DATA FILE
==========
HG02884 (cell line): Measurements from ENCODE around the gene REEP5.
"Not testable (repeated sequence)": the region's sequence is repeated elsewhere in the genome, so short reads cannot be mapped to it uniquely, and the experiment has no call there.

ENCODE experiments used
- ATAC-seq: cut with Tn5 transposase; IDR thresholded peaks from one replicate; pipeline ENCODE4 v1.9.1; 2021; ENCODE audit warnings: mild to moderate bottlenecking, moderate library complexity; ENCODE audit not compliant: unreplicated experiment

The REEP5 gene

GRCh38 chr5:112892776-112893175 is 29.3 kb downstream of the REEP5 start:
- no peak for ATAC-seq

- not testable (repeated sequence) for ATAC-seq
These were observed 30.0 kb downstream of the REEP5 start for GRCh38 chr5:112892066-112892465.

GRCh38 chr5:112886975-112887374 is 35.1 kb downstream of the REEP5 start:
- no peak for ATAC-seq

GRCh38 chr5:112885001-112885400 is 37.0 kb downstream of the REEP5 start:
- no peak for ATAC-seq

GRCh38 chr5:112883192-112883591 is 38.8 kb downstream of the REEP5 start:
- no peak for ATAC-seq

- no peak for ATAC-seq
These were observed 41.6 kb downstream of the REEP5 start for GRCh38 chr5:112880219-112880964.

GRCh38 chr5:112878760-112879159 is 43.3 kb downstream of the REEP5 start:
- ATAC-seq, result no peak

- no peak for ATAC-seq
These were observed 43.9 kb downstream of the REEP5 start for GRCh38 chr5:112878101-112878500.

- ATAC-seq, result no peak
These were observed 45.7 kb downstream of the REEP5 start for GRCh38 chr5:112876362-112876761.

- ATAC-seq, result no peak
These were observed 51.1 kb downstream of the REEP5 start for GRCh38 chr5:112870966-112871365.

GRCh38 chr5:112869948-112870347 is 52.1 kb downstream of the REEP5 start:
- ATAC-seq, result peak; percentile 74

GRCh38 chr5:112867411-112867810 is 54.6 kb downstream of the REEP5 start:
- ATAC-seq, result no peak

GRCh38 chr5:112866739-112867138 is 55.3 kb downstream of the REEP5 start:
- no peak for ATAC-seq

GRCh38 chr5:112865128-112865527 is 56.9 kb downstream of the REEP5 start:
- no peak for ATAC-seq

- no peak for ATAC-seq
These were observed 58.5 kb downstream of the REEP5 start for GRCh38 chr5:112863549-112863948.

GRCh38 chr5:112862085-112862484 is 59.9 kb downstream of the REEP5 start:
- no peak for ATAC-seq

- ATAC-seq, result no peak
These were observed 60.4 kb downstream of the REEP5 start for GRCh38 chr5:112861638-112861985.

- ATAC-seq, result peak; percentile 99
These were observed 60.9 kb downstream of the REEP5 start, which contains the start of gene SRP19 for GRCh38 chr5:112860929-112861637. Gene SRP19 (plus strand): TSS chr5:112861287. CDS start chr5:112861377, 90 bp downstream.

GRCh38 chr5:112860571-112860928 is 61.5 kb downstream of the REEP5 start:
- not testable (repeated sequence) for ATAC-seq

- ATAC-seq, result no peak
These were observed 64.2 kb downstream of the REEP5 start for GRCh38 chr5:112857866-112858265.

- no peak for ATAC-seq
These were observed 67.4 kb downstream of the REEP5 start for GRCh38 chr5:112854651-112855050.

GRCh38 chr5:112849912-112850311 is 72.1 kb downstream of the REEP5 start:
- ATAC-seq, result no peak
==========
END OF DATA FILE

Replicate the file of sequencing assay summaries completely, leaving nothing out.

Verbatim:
HG02884 (cell line): Measurements from ENCODE around the gene REEP5.
"Not testable (repeated sequence)": the region's sequence is repeated elsewhere in the genome, so short reads cannot be mapped to it uniquely, and the experiment has no call there.

ENCODE experiments used
- ATAC-seq: cut with Tn5 transposase; IDR thresholded peaks from one replicate; pipeline ENCODE4 v1.9.1; 2021; ENCODE audit warnings: mild to moderate bottlenecking, moderate library complexity; ENCODE audit not compliant: unreplicated experiment

The REEP5 gene

GRCh38 chr5:112892776-112893175 is 29.3 kb downstream of the REEP5 start:
- no peak for ATAC-seq

- not testable (repeated sequence) for ATAC-seq
These were observed 30.0 kb downstream of the REEP5 start for GRCh38 chr5:112892066-112892465.

GRCh38 chr5:112886975-112887374 is 35.1 kb downstream of the REEP5 start:
- no peak for ATAC-seq

GRCh38 chr5:112885001-112885400 is 37.0 kb downstream of the REEP5 start:
- no peak for ATAC-seq

GRCh38 chr5:112883192-112883591 is 38.8 kb downstream of the REEP5 start:
- no peak for ATAC-seq

- no peak for ATAC-seq
These were observed 41.6 kb downstream of the REEP5 start for GRCh38 chr5:112880219-112880964.

GRCh38 chr5:112878760-112879159 is 43.3 kb downstream of the REEP5 start:
- ATAC-seq, result no peak

- no peak for ATAC-seq
These were observed 43.9 kb downstream of the REEP5 start for GRCh38 chr5:112878101-112878500.

- ATAC-seq, result no peak
These were observed 45.7 kb downstream of the REEP5 start for GRCh38 chr5:112876362-112876761.

- ATAC-seq, result no peak
These were observed 51.1 kb downstream of the REEP5 start for GRCh38 chr5:112870966-112871365.

GRCh38 chr5:112869948-112870347 is 52.1 kb downstream of the REEP5 start:
- ATAC-seq, result peak; percentile 74

GRCh38 chr5:112867411-112867810 is 54.6 kb downstream of the REEP5 start:
- ATAC-seq, result no peak

GRCh38 chr5:112866739-112867138 is 55.3 kb downstream of the REEP5 start:
- no peak for ATAC-seq

GRCh38 chr5:112865128-112865527 is 56.9 kb downstream of the REEP5 start:
- no peak for ATAC-seq

- no peak for ATAC-seq
These were observed 58.5 kb downstream of the REEP5 start for GRCh38 chr5:112863549-112863948.

GRCh38 chr5:112862085-112862484 is 59.9 kb downstream of the REEP5 start:
- no peak for ATAC-seq

- ATAC-seq, result no peak
These were observed 60.4 kb downstream of the REEP5 start for GRCh38 chr5:112861638-112861985.

- ATAC-seq, result peak; percentile 99
These were observed 60.9 kb downstream of the REEP5 start, which contains the start of gene SRP19 for GRCh38 chr5:112860929-112861637. Gene SRP19 (plus strand): TSS chr5:112861287. CDS start chr5:112861377, 90 bp downstream.

GRCh38 chr5:112860571-112860928 is 61.5 kb downstream of the REEP5 start:
- not testable (repeated sequence) for ATAC-seq

- ATAC-seq, result no peak
These were observed 64.2 kb downstream of the REEP5 start for GRCh38 chr5:112857866-112858265.

- no peak for ATAC-seq
These were observed 67.4 kb downstream of the REEP5 start for GRCh38 chr5:112854651-112855050.

GRCh38 chr5:112849912-112850311 is 72.1 kb downstream of the REEP5 start:
- ATAC-seq, result no peak